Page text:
No afternoon tea would be complete without an actual slice of cake so for that I made a lemon layer cake filled with lemon curd to another Delia recipe from the same book.  You can see that here.  I didn't make my own lemon curd but used a Bon Maman jar which I brought over from the UK.  Bizarrely you can buy lemon curd in France but not the Bon Maman one!

I had never made this cake before but had eaten it several times as it's a family favourite of Nick's sisters.  It was easy to make and, of course, yummy!

Our birthday guests enjoyed the afternoon tea and so did we.  Being Americans they had only ever had afternoon tea a couple of times before when in London.  It was fun to make and fun to eat.  It does involve a lot of preparation and baking with all the different elements but it's well worth the effort.

I shall be posting about the cake elements separately and will include the links in this post.

May 23, 2022

COCONUT AND LEMON CAKE and thank goodness I got my blog back!

Well, whatever Blogger, Windows or gremlins were up to, it seems that, as several people suggested, the problem was a signing in issue and it's sorted now.  Thank goodness I got my blog back!

Blogging has been rather random lately but baking has been going on throughout so a bit of a catch up is needed methinks.

This is an adaptation of a raspberry and coconut cake that I first wrote about here.

I have now made this cake twice and never tasted a slice of it!  The first time it was a birthday gift and this time a donation to an event.  However, I am reliably informed by those that did taste a slice that it was lovely so I'm writing about it in full here so that I might a) remember how to make it and b) actually make it again so that I can have a piece after all!

The recipe originally came from the Waitrose website and you can see it here.  It's for a raspberry and coconut cake that I have made many times and which always goes down well.  For this version I simply omitted the fruit and added lemon zest instead.  Then I iced it with a simple icing and decorated it with lemon zest, coconut and some edible flowers (which were actually self seeded violas growing in our gravel drive!).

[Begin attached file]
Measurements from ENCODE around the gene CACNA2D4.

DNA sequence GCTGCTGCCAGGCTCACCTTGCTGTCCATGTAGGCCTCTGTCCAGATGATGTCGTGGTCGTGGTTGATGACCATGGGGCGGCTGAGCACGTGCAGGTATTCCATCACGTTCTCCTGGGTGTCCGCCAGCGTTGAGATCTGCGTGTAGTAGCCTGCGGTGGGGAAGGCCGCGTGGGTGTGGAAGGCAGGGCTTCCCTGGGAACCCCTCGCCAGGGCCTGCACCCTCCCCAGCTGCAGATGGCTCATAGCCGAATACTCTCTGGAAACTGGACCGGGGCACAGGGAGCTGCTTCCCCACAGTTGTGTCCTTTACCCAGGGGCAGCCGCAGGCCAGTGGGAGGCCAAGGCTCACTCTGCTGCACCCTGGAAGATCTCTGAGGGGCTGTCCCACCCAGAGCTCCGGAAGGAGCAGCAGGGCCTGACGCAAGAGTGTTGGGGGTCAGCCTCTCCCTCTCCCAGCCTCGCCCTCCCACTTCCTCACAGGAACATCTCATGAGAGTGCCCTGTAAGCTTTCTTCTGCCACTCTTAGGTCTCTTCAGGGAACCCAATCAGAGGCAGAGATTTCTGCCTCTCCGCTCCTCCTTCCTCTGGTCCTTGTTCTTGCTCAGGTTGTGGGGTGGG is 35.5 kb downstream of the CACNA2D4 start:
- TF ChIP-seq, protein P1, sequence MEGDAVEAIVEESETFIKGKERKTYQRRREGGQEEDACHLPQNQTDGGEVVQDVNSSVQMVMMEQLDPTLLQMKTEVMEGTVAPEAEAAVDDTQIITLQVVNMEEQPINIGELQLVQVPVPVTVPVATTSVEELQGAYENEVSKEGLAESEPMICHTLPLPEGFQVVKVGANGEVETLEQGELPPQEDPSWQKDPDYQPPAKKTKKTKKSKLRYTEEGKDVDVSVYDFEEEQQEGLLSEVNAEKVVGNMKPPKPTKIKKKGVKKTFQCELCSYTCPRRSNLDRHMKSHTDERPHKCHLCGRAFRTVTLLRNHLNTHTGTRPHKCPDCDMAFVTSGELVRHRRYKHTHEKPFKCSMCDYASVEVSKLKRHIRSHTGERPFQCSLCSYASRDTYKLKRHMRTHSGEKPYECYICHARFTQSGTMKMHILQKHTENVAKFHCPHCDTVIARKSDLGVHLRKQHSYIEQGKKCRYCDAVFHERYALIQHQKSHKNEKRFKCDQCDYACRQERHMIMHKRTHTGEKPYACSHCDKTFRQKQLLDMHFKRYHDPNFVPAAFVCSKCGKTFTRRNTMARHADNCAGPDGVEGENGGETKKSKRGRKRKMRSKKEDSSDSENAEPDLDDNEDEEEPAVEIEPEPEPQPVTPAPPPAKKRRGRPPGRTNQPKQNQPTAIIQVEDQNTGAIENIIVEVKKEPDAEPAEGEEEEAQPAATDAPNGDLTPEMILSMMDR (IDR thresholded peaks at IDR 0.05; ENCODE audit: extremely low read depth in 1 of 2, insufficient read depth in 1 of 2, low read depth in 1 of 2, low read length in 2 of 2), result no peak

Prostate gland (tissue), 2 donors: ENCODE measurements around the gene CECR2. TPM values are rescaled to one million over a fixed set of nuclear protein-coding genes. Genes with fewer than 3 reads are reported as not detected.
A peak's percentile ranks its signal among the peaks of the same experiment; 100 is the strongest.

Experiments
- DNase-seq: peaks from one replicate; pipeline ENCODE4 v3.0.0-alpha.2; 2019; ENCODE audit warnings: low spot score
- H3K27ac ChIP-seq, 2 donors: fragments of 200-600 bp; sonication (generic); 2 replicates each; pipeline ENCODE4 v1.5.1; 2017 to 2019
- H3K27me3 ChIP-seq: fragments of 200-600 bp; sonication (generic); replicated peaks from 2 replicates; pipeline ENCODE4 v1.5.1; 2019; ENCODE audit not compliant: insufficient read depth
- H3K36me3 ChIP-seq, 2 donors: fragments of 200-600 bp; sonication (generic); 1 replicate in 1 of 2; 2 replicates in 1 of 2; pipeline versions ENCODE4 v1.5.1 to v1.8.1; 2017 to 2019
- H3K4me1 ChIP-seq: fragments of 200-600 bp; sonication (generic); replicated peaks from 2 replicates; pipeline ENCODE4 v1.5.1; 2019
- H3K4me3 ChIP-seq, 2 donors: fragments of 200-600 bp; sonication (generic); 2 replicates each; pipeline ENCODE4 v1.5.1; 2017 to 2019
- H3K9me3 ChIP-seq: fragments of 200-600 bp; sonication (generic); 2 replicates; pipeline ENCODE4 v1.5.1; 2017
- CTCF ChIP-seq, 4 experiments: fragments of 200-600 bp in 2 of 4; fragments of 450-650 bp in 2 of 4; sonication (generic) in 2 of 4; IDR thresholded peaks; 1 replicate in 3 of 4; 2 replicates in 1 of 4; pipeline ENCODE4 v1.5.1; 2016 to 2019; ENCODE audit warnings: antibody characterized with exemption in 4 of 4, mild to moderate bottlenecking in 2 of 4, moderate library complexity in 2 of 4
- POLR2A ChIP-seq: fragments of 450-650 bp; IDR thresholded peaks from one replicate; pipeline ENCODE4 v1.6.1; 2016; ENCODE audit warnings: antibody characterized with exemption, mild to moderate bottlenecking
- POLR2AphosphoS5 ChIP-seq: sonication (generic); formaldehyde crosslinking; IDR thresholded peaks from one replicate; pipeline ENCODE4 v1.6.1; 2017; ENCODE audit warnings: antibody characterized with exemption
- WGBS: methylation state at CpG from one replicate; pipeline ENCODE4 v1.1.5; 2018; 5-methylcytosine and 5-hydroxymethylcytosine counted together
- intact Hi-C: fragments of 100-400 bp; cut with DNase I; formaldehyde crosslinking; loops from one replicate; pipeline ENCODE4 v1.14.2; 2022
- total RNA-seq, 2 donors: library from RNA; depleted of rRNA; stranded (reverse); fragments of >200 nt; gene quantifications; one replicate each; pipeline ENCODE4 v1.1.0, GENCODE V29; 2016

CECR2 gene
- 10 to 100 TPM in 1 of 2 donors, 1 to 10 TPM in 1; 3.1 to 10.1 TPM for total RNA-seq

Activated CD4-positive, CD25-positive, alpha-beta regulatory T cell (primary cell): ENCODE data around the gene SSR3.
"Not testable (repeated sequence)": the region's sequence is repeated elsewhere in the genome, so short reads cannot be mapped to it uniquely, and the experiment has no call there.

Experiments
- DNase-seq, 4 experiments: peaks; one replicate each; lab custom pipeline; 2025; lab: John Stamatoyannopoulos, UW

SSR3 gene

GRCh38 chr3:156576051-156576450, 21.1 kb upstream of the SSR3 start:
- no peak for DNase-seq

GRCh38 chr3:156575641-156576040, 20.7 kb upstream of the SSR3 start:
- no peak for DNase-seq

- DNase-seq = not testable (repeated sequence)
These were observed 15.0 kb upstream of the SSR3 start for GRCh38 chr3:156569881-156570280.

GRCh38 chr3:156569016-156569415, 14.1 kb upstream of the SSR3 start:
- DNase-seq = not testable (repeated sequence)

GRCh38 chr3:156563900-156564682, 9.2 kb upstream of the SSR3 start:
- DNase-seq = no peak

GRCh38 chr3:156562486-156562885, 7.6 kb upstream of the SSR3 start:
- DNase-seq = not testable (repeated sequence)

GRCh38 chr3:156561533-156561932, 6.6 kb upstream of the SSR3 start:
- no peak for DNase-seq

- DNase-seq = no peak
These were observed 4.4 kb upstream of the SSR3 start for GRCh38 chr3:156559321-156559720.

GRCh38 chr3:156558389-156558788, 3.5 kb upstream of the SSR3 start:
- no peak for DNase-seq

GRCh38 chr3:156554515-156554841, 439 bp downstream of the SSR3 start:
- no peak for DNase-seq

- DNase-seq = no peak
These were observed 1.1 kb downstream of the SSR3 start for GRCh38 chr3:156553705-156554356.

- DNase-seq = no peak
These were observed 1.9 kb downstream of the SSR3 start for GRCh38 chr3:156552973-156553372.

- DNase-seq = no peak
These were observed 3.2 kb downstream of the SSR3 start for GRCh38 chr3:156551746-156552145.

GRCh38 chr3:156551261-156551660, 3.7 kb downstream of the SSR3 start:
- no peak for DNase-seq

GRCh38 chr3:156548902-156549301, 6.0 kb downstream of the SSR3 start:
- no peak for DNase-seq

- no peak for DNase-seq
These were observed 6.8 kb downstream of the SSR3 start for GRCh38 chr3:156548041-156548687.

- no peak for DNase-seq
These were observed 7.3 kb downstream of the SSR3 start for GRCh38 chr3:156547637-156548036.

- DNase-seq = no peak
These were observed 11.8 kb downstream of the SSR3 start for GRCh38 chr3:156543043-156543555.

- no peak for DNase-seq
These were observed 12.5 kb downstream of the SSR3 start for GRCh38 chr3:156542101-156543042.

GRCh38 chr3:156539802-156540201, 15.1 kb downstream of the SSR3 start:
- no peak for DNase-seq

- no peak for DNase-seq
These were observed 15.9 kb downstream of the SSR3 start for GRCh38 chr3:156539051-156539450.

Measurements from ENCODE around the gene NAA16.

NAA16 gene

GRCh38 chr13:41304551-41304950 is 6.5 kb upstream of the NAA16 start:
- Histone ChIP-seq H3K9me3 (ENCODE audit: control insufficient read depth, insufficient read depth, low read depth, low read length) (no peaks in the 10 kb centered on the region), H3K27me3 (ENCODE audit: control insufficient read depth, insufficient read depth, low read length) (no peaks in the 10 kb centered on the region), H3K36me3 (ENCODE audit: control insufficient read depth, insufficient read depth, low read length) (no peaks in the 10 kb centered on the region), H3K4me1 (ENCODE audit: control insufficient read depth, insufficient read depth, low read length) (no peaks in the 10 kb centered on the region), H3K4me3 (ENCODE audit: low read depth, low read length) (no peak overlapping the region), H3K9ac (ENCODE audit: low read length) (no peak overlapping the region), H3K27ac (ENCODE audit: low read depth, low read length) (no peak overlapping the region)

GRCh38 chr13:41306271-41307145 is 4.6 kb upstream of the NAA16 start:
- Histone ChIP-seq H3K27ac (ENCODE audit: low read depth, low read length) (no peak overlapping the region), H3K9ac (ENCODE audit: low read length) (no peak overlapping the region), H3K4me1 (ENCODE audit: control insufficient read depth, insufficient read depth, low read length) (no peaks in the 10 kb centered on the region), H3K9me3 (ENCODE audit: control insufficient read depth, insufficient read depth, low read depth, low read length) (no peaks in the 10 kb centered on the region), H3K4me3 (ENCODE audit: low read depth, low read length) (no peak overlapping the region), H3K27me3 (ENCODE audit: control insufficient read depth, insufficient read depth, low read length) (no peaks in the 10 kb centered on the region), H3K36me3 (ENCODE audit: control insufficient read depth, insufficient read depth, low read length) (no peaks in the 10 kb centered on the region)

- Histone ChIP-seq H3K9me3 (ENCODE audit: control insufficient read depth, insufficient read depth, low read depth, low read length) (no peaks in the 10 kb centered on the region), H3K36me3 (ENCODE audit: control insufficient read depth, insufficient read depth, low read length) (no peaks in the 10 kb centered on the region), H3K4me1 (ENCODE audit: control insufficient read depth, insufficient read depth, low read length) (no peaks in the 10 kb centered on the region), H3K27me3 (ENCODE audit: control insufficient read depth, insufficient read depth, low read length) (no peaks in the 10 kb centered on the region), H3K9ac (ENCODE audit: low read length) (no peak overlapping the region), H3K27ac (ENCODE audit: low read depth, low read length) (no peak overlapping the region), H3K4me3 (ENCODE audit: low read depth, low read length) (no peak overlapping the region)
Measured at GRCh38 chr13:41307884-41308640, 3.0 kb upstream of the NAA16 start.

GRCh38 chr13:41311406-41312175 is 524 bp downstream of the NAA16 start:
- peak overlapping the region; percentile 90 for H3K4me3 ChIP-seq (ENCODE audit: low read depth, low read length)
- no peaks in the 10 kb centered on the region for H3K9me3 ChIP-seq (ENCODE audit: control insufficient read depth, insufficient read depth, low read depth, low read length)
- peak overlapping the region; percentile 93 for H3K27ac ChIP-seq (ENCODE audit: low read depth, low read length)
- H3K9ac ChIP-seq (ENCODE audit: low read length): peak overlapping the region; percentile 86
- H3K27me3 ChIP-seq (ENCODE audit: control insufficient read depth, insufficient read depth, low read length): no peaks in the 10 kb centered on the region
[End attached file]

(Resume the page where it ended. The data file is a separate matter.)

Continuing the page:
175g unsalted butter, softened

175 golden caster sugar

zest of 1 lemon

3 eggs

¼ tsp coconut flavouring

175g self raising flour

100g dessicated coconut (plus extra for decoration)

2-3 tblsp icing sugar, sifted

1 tblsp lemon juice

extra lemon zest for decoration (optional) 

edible flowers or other sprinkles for decoration (optional)


Butter and line a 2lb, 900g loaf tin with baking parchment or use a paper liner.  Preheat the oven to 180C / 160 fan / gas mk 4.

In a large bowl, cream together the butter, sugar and lemon zest.  Beat the eggs with the coconut flavouring and beat into the mixture a dribble at a time with a spoonful of the flour.

Fold in the remaining flour and coconut.  Spoon into the prepared tin and level the top.

Bake for 50-60 minutes, covering with foil after 30 minutes if it looks as though it's browning too much.

Cool in the tin for 10 minutes then turn out onto a wire rack to cool completely.

To make the icing, sift the icing sugar into a bowl and mix with enough lemon juice to make a runny consistency, thick enough to hold its shape and just run down the cake slightly, not run off completely.  Sprinkle with lemon zest (if you are happy to use a second lemon, otherwise omit).  Sprinkle with dessicated coconut and decorate along the inevitable crack down the middle with edible flowers or other sugar decorations of your choice.

Cuts into 9-10 slices.

May 19, 2022


For reasons I don’t understand, I can no longer access my blog, create a new post or read my reading list on my laptop, only on my iPad.

I haven’t been able to leave comments on other blogs using my iPad either for some time.

Anybody know what's going on and how to fix it?

April 4, 2022


We are now in France for our permitted 180 days, having gone to the trouble of getting visas so that we can spread that time over nine months by coming and going just like we used to PB,  (Pre-Brexit.)

To arrive in mid March is what we always used to do and is ideal.  We can get the house warmed up, clean and vermin free for the spring and summer, get the garden tamed and planted so that we can keep on top of the work and enjoy it for the rest of our stay.